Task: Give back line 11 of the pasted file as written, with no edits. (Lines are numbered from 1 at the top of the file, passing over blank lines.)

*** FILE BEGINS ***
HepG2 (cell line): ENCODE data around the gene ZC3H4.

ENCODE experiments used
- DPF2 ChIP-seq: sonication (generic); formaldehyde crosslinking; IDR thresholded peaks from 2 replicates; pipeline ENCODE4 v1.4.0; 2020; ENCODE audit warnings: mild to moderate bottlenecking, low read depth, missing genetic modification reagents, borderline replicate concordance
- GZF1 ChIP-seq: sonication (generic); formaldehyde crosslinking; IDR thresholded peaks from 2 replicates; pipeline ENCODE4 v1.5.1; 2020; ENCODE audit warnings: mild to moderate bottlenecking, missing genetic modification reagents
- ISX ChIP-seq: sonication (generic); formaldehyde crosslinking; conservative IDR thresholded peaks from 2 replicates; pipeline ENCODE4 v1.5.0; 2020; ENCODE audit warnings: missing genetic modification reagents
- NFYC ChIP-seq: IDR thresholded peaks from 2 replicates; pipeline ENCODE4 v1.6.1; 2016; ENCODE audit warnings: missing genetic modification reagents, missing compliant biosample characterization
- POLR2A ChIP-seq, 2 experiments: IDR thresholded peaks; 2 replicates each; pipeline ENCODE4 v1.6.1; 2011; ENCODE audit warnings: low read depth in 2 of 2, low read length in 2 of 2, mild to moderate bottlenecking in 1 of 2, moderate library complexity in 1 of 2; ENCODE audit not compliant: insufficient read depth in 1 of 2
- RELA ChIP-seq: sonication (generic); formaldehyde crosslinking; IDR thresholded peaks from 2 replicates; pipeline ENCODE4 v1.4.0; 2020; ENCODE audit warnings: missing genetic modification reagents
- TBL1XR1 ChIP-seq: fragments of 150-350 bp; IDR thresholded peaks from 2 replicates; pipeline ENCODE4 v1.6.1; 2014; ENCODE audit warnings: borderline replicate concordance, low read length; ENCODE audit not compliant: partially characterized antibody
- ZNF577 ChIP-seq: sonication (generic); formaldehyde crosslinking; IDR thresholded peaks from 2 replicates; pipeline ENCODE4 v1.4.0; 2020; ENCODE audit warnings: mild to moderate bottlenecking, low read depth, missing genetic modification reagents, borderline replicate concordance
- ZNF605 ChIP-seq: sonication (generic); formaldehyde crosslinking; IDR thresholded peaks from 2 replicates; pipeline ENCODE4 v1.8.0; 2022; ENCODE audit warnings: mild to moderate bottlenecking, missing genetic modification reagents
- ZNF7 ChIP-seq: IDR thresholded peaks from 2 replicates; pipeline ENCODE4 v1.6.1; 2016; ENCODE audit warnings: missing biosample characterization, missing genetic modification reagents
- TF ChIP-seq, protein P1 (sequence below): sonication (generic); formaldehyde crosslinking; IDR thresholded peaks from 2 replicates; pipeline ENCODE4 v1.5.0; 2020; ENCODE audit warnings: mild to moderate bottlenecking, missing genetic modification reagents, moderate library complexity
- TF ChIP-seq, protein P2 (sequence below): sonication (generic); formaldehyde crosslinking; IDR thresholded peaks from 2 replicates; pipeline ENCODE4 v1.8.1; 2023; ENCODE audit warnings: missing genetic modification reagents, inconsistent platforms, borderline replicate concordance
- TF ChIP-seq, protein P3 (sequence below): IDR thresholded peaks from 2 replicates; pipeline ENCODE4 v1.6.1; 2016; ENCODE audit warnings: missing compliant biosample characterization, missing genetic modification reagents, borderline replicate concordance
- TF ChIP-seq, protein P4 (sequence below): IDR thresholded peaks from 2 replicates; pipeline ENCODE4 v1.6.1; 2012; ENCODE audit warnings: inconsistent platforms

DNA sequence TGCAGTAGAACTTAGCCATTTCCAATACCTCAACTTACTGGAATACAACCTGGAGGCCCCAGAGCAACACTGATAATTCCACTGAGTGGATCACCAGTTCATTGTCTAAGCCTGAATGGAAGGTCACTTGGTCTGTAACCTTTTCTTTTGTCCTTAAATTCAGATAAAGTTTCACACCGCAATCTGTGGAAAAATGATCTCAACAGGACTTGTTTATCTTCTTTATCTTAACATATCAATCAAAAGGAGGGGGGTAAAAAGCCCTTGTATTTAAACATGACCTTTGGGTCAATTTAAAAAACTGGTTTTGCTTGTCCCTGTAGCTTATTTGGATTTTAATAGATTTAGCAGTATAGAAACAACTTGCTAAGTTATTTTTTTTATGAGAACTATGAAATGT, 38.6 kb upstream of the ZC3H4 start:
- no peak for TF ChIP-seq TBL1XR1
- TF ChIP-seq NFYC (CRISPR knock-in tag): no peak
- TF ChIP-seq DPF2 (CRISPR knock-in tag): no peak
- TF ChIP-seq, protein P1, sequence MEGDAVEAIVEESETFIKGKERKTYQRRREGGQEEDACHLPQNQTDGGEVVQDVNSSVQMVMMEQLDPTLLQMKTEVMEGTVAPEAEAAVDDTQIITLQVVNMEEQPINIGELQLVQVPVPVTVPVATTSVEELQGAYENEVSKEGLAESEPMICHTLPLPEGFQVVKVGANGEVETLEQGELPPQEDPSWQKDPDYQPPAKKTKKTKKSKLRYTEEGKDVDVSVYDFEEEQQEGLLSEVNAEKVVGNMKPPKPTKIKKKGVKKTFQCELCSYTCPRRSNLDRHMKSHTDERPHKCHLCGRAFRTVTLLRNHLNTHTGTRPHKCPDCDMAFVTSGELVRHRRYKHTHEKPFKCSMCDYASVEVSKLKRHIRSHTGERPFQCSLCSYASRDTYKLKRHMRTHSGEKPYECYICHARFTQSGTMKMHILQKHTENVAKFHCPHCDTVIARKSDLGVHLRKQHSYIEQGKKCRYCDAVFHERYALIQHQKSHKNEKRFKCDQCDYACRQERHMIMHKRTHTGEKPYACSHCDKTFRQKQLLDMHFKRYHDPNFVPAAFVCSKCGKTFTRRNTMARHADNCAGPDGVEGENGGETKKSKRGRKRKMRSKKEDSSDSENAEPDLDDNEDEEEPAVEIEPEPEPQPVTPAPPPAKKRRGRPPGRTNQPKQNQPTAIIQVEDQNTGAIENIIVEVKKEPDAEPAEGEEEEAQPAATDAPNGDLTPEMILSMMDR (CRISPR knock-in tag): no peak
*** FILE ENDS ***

- ZNF605 ChIP-seq: sonication (generic); formaldehyde crosslinking; IDR thresholded peaks from 2 replicates; pipeline ENCODE4 v1.8.0; 2022; ENCODE audit warnings: mild to moderate bottlenecking, missing genetic modification reagents